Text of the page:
It was unknowable then, but so much of the progress that would define the 20th century, on both sides of the Atlantic, came down to the battle for a slice of beach only six miles long and two miles wide. President Barack Obama
June 6, 1944, seventy-five years ago today, was the largest seaborne invasion in military history. The landings on Normandy Beach were initiated by the Western Allies in an effort to liberate mainland Europe from Hitler’s reign and Nazi occupation during World War II. The Allied infantry began landing on the coast of France at 6:30 a.m. and by midnight, over 150,000 British, U.S. and Canadian troops had landed in Normandy.
D-Day was a massacre with about 9,000 Allied soldiers either dead or wounded. Even with the massive losses, D-Day enabled the Allied forces to gain momentum and turn the tide toward liberation.
How does D-Day speak to you other than eliciting gratitude and awe for their courage? To me, it says , “Never give up.” Faced with tremendous odds and death-defying conditions, 150,000 troops carried out orders and never gave up. The people they liberated never gave up. The voice of freedom never gave up.
Affirmation: I will not forget. I will never give up on my goals, dreams, and the ongoing fight for freedom.
Coaching questions: What are you tempted to give up on? How does this 75-year-old story help you renew your drive to move forward and never give up? Where will you land?
Patriotism is supporting your country all the time, and your government when it deserves it. Mark Twain
In the United States, today is Memorial Day, a day to remember those who served in the military. As much as I love honoring veterans and active service members, Memorial Day is, more specifically, about honoring those who lost their lives in service to our country.
The greatest loss of life for the U.S. was in our own Civil War where brother fought brother killing 623,026 when our population was only thirty-one million.
In total, 1,316,771 American lives have been lost to war. In addition, I shutter to think of the millions of men, women, and children who have been killed in wars worldwide. What can we do to stop the killing, maiming, and emotional trauma?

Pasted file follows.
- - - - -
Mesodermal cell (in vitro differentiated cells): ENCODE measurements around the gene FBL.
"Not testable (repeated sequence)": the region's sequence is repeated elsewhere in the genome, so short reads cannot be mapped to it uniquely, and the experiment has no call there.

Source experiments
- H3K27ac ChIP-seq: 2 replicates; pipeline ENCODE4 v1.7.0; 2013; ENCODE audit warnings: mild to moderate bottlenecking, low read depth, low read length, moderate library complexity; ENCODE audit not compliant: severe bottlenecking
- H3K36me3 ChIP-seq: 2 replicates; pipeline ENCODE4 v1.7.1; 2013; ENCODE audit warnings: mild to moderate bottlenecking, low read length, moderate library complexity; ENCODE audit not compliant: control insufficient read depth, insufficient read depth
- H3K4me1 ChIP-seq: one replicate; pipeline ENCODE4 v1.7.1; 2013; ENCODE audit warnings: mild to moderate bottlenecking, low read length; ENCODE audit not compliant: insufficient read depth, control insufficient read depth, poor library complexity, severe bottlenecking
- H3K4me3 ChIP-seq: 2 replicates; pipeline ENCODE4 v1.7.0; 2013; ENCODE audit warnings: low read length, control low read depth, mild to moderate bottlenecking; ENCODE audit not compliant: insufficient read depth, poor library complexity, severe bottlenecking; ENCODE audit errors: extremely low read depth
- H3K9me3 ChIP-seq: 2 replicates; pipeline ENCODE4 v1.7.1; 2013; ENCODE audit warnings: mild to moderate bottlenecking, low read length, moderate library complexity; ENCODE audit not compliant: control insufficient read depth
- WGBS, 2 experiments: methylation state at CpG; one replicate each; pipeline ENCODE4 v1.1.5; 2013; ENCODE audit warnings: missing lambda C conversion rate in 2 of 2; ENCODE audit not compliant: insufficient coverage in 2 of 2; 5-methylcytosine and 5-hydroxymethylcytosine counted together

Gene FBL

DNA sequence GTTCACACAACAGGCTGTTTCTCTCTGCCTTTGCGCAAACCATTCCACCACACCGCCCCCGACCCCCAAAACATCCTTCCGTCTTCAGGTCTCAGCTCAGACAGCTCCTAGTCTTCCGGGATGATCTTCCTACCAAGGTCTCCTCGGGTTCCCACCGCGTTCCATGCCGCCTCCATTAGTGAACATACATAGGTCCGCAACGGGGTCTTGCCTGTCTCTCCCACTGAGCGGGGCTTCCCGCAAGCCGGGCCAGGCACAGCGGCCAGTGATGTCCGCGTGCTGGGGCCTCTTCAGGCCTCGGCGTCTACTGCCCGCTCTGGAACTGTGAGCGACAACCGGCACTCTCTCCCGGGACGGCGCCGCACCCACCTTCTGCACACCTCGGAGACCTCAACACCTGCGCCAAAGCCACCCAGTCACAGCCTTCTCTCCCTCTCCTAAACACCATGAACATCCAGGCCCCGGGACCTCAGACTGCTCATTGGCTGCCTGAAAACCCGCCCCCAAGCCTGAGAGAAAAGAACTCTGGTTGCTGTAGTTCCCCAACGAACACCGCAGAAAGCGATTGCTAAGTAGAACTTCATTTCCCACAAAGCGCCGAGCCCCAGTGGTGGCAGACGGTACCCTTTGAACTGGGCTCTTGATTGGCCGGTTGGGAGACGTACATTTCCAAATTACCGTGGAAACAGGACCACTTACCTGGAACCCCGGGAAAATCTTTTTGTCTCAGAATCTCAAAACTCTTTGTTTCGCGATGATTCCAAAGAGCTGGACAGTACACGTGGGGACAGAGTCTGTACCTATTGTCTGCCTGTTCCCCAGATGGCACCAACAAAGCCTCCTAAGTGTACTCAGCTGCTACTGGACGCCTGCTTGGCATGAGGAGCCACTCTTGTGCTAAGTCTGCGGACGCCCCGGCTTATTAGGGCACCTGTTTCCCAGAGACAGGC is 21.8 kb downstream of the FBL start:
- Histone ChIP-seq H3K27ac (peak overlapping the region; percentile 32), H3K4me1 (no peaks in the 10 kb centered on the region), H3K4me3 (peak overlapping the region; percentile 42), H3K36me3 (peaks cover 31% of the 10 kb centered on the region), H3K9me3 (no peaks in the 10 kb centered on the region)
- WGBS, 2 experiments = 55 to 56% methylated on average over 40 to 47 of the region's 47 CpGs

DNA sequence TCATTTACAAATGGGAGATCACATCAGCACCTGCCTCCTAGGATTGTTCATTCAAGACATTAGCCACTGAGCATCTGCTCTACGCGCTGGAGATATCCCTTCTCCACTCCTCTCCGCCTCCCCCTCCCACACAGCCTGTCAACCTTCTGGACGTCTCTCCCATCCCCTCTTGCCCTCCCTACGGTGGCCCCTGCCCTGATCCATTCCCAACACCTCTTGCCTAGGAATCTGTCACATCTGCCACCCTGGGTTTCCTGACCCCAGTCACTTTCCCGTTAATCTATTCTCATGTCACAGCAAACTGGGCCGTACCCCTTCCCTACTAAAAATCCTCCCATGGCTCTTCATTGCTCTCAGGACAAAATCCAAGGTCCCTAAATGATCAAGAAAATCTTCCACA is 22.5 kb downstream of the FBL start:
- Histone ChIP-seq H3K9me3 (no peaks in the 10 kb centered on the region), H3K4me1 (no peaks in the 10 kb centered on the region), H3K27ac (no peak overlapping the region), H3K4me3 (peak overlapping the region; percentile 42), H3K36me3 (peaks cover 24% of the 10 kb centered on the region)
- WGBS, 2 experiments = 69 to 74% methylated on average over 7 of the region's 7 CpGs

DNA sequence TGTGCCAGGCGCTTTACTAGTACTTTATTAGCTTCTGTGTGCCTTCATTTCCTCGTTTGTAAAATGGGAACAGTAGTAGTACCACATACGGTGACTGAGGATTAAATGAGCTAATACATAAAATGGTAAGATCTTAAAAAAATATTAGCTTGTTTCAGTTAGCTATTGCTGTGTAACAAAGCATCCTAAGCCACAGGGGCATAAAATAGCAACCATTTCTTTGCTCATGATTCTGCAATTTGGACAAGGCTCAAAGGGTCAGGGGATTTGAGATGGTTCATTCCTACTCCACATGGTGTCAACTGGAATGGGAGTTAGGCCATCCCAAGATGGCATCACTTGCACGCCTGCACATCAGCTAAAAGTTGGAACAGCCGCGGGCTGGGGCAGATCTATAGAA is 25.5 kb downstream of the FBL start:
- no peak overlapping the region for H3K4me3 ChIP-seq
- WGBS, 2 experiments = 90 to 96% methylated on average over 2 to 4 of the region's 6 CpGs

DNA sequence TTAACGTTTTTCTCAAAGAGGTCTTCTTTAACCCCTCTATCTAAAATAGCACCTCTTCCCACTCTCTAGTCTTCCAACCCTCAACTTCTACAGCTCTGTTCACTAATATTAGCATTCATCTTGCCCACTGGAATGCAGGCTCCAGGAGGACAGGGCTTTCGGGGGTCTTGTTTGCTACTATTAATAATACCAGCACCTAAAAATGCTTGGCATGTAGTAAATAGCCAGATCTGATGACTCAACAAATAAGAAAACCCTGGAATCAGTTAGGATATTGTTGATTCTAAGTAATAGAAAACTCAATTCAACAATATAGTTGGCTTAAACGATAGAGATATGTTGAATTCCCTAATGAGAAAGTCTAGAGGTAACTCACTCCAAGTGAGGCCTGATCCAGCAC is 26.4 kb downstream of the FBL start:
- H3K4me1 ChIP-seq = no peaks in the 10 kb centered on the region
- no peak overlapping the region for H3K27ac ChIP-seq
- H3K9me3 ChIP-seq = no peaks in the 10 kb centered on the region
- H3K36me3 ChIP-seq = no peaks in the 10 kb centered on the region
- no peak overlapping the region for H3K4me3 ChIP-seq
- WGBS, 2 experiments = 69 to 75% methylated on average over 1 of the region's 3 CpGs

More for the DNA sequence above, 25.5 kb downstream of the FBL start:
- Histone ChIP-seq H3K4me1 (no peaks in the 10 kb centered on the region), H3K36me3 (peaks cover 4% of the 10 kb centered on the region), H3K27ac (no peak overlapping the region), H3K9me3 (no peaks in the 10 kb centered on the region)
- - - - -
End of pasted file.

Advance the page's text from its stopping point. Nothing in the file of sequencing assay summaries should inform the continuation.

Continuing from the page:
Affirmation: I will seek peace.
Coaching questions: Thinking of the loss others have experienced is helpful in dealing with our own losses. Who are you thinking of today? What was their contribution to our freedom? What’s one thing you can do to promote peace in the world?
Below is a photo of my dad. Although he served in both WWII and Korea, he was one of the lucky ones who returned home to live another fifty-six robust years working in a Veterans’ Hospital.
The soldier above all others prays for peace, for it is the soldier who must suffer and bear the deepest wounds and scars of war. Douglas MacArthur, United States General
Tomorrow is Veterans Day in the United States. This annual observation honors military veterans and coincides with similar days celebrated in other countries that mark the anniversary of the end of World War I. Major hostilities of WWI were formally ended at the 11th hour of the 11th day of the 11th month of 1918.
I’m honored to have many veterans in my family including my dad, ex-husband, former husband, step granddaughter, and ancestors going back as far as the Revolutionary War. Join me in honoring our veterans the world-over. Our freedom is precious, military veterans make it possible.
Affirmation: I appreciate our veterans.
Coaching request: If you know a veteran, thank them. If you are a veteran, thank you. If you no longer want an accumulation of veterans, work for peace.
A friend is someone who gives you total freedom to be yourself. Jim Morrison, American singer, songwriter
If you live in the United States of American, happy 4th of July! As Americans celebrate our country’s independence, I’m suggesting we also celebrate our freedom to be ourselves. Exuberant or quiet, liberal or conservative, old or young, athlete or artist, outdoor enthusiast or gamer….let us celebrate our unique selves.
Having a friend that encourages you to be you is what friendship is all about. Friends who accept us, “worts and all,” give us the freedom to make mistakes, say something just a little over the top, be really sad.
Affirmation: I celebrate my freedom to be me. I celebrate your freedom to be you.
Coaching questions: What about you will you celebrate today? How do you help your friends be themselves?